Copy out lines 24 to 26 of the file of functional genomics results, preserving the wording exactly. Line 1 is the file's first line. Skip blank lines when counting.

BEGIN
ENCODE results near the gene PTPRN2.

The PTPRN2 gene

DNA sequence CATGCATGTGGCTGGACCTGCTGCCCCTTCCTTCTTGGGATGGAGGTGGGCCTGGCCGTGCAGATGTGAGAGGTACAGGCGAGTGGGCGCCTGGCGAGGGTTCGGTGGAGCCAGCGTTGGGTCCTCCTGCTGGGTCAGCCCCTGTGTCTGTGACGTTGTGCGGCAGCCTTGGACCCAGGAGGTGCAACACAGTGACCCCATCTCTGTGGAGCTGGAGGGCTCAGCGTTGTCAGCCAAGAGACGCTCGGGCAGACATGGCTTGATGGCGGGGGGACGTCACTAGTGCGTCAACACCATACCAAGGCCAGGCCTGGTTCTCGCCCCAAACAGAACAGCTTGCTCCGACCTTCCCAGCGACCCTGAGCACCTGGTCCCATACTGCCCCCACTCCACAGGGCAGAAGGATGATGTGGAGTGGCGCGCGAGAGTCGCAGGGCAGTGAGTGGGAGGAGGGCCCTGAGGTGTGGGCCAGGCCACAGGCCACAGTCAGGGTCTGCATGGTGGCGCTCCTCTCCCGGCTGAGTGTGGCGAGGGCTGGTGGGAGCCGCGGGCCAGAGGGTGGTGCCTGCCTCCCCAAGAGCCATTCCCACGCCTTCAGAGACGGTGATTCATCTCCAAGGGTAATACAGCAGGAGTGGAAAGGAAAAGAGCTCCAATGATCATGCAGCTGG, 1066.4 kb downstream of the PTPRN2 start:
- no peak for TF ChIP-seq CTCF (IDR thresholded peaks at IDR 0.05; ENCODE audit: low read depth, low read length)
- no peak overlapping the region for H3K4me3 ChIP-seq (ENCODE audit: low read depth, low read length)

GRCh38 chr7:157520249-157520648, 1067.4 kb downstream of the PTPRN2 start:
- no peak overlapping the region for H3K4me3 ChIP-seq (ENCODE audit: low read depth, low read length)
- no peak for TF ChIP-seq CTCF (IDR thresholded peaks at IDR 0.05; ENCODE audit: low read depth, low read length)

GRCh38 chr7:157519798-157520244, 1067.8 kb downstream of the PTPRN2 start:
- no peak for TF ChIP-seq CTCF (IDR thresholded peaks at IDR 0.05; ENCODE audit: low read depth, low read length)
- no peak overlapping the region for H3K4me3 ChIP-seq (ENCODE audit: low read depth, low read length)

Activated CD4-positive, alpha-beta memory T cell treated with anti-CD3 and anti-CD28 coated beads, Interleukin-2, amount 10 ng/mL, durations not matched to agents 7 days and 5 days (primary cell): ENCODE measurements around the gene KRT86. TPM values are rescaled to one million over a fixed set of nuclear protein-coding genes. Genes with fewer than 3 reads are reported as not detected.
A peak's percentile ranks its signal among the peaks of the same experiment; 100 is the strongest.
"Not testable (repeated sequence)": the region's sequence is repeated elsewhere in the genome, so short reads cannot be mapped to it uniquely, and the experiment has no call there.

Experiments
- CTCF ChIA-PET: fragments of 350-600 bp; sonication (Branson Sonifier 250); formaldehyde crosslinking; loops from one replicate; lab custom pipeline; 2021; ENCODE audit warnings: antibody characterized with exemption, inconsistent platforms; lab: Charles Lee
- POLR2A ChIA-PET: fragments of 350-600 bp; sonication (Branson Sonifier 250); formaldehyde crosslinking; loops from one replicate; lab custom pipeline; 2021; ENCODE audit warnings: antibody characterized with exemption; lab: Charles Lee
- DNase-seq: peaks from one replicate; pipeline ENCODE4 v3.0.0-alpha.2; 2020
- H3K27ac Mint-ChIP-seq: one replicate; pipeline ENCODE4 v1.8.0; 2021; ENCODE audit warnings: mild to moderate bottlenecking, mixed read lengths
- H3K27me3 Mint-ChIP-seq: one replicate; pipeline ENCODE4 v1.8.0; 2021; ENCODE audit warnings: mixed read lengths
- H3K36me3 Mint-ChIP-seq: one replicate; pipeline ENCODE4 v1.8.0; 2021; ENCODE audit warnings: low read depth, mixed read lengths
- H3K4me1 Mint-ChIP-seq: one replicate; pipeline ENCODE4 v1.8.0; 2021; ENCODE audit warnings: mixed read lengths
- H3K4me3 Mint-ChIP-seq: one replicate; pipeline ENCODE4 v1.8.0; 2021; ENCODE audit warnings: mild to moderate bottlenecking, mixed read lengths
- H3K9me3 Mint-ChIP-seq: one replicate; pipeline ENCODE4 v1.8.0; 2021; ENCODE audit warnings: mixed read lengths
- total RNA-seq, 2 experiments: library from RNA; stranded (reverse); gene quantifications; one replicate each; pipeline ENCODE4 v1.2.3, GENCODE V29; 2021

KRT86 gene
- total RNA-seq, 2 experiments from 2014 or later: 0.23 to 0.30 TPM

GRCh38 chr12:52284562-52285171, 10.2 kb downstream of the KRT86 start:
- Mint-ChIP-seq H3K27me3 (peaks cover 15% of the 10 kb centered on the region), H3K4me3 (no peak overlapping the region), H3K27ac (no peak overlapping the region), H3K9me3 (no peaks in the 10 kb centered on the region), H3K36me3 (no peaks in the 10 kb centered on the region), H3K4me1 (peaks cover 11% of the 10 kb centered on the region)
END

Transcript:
- H3K9me3 Mint-ChIP-seq: one replicate; pipeline ENCODE4 v1.8.0; 2021; ENCODE audit warnings: mixed read lengths
- total RNA-seq, 2 experiments: library from RNA; stranded (reverse); gene quantifications; one replicate each; pipeline ENCODE4 v1.2.3, GENCODE V29; 2021

KRT86 gene